JFF boss Ricketts says Concacaf's US$30,500 fine will hit where it hurts most

Deputy Sport Editor

Sunday, August 18, 2019

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The Jamaica Football Federation (JFF) knew there was no escaping sanctions regarding the withdrawal of its team to the Concacaf Under-15 Boys' Championship that ended in Florida recently.

Still, they hoped their faux pas would not come at a high price. But it has.

On Friday, the governing Concacaf wrote to the JFF informing it of the punitive action for pulling the Under-15 team from the biennial tournament at the proverbial last minute due to obvious administrative bungling in securing US visas for the players in time to travel for the August 4-11 championship at the IMG Academy campus in Brandenton.

As a result, the Michael Ricketts-led JFF is left holding the bag of a US$30, 500 ($4.1 million) fine.

It is understood that US$20,000 will apply for specific competition regulation breaches, while US$10,500 to recover expenses associated with hotel accommodation, and other related costs.

Ricketts, when reached by the Jamaica Observer yesterday, accepted the federation's fate and he was quick to take responsibility for what is seen as a big blunder on the part of his administration.

“We cannot afford to pay that sort of fine... we are a federation in debt and strapped for cash. We are not in a position to pay this sum. If we have to pay this money, it will certainly hit us where it hurts the most,” Ricketts said, confirming that the JFF was in receipt on Concacaf's letter of the sanction.

He said the JFF has no option but to appeal the extent of the fine, and where that fails, to find a payment mechanism that fits its financial situation.

“We know that one way or another we will have to pay something, but if we have to pay in full, the only way we could do that is to work out a payment plan with Concacaf. The fact of the matter is that we committed ourselves, so we have to deal with this... we have a commitment to and I want to be forthright, frank and transparent regarding this matter.

“We intend to exhaust the appeal process, and to have a closer look at the regulations governing the competition and to get expert interpretation to make sure we fully undertand them because we definitely don't have that kind of money when you look at all the programmes we have to run, plus a federation with staff and vendor commitments... we will definitely be talking with Concacaf and see how best we can come out of this situation,” Ricketts noted.

The JFF head has vowed that an investigation into the cock-up will be launched to establish the breakdown and culpability where it may apply.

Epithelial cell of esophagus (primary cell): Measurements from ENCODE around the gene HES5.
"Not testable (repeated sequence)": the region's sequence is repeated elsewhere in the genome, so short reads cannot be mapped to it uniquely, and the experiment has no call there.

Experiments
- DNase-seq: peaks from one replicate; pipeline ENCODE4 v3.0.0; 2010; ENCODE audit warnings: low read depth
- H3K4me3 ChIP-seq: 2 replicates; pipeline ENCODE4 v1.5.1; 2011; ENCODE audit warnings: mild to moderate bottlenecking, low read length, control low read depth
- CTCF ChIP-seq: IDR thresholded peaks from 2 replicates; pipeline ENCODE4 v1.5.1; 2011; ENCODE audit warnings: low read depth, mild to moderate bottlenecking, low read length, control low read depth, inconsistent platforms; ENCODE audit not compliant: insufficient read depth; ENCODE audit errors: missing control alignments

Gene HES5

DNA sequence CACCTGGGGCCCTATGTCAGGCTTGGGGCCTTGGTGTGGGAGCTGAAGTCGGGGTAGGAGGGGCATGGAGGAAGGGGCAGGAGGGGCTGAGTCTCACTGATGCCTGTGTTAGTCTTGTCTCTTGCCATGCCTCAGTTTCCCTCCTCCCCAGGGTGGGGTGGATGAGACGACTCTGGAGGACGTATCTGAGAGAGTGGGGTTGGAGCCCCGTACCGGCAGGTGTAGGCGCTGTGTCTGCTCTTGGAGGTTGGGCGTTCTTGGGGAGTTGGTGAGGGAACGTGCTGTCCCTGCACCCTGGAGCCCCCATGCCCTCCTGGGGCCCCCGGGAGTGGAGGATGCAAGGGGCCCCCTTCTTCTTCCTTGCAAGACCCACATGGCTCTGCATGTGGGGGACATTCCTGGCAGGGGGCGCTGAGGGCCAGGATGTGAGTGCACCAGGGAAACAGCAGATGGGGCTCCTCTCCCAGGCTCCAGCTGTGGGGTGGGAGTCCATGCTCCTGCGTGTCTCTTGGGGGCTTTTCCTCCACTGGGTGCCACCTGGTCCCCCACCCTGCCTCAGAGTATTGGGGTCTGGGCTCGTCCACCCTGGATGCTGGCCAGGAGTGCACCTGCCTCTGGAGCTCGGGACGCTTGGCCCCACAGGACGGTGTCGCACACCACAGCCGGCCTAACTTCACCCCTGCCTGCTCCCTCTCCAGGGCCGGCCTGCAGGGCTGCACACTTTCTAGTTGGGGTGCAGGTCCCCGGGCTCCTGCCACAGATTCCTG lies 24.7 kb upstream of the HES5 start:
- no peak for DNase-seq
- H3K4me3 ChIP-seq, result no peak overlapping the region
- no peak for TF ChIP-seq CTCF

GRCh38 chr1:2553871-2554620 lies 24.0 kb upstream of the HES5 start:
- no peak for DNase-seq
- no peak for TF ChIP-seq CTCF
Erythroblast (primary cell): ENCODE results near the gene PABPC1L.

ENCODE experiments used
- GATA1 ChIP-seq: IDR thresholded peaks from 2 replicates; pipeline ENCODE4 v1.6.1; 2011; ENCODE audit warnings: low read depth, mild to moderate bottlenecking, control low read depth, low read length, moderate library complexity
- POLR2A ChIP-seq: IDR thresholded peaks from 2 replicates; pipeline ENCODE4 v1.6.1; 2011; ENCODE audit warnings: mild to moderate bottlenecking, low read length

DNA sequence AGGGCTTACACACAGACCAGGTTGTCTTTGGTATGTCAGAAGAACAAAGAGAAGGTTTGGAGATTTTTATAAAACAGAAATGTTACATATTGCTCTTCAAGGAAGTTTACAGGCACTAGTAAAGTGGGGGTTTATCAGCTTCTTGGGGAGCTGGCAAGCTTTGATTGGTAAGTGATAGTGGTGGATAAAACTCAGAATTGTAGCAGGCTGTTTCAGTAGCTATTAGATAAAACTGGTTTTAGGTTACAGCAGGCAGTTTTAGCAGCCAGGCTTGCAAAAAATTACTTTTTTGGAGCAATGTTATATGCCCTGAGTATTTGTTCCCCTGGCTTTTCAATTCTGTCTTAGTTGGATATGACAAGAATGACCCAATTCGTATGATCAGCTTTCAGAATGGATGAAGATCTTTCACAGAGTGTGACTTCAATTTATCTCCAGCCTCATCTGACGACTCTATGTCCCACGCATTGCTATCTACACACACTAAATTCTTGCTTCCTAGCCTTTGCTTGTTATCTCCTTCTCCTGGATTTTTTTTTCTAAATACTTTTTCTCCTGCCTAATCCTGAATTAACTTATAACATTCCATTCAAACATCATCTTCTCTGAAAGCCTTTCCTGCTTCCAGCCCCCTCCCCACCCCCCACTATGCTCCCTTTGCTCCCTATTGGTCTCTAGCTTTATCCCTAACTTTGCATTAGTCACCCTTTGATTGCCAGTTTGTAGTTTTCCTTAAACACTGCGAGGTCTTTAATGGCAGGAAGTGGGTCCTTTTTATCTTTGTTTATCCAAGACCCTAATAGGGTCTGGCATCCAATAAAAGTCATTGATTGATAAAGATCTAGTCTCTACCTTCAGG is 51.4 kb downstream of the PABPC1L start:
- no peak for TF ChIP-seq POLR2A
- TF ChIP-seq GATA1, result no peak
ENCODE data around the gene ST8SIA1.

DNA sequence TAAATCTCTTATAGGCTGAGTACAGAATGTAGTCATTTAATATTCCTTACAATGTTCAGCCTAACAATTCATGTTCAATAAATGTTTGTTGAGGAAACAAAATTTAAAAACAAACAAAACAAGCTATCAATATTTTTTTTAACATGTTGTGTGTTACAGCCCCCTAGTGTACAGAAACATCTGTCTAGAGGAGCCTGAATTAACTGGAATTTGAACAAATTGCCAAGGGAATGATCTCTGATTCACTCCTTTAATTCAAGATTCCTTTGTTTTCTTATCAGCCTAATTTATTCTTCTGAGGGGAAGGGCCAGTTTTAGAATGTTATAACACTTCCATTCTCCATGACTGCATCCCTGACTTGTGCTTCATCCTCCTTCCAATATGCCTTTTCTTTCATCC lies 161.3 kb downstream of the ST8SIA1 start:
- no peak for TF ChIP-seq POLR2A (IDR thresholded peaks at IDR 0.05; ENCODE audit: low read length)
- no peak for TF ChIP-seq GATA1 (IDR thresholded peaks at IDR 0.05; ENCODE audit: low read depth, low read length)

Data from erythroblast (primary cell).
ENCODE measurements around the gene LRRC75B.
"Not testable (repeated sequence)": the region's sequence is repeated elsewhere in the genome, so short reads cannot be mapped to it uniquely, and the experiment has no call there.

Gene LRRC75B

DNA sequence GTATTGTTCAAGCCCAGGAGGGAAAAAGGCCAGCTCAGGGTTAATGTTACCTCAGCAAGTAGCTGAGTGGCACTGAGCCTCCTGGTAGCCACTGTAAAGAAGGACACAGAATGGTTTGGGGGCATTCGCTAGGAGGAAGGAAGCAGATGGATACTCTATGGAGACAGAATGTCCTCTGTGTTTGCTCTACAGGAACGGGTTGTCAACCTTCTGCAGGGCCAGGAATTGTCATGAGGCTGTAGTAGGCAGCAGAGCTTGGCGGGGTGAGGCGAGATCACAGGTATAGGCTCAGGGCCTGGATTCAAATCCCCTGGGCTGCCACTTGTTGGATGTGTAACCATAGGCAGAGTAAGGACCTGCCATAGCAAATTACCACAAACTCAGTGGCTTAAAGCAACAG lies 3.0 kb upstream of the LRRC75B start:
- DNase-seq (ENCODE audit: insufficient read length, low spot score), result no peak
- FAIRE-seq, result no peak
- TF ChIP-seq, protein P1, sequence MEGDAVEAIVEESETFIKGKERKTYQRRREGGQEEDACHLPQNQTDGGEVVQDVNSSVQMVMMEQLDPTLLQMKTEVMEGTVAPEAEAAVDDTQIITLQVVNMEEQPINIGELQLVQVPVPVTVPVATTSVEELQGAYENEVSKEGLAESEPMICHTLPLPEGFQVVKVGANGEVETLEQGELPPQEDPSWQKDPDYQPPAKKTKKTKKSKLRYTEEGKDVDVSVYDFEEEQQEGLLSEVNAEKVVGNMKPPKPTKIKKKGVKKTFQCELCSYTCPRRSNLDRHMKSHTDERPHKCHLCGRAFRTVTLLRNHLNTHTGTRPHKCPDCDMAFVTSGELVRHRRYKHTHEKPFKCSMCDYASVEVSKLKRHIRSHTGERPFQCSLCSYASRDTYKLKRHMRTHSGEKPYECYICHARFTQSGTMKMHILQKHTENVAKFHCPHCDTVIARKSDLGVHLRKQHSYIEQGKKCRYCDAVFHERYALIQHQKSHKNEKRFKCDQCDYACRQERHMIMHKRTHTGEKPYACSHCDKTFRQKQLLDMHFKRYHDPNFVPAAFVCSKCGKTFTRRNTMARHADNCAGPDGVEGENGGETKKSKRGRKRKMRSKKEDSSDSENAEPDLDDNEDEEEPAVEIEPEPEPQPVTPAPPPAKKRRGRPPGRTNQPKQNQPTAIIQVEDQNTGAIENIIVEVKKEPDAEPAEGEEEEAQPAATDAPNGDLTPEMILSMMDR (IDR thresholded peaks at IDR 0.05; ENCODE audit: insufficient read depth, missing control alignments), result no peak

“The fact, is we were negligent in this matter, so we have to deal with whatever consequence comes our way... but I must tell you that we intend to launch a deep and serious investigation as to what went wrong because obviously somebody fell down on the job, there was obviously a lapse and weakness somewhere for this to have happened,” Ricketts stated.

“Yes, we we were a little unfortunate in the situation that at the time we were due to have interviews at the US Embassy, it was the Jamaican Independence and the the embassy was short staff and so on.

“But I am not making an excuse because this tournament comes around every two years, therefore our planning should have been better... it is not all the time you can go to the embassy a couple of days before and get through, so we have to improve in these areas,” he added.

Ricketts admitted that the fiasco is not only a source of embarassment for the federation, but for him personally.

“I must tell you that I am personally embarrassed by this situation, and I am embarrassed for the federation, and we have to ensure that this doesn't happen again.

“As bad I feel, can you imagine the youngsters whose dreams would have been crushed by this situation, also the coaches who would have been disappointed,” Ricketts ended.

The Jamaica players, by not participating, would have lost a big opportunity to gain valuable experience and exposure, as they were scheduled to go up against Costa Rica, Barbados, and invited team Portugal.

“It's a very unfortunate situation, but hopefully, we'll be able to find something to substitute for what didn't happen and we're hopeful by the end of the year to announce something for these young boys.

“We are on track trying to see how best we can get some friendly games for these youngsters to participate, at least in a tournament, and the conversations have started,” JFF General Secretary Dalton Wint had said in the federation's immediate public reaction to the withdrawal and like sanctions.

The Concacaf Under-15 boys' tournament has been held every two years since 2013, and therefore, is a calendar event.

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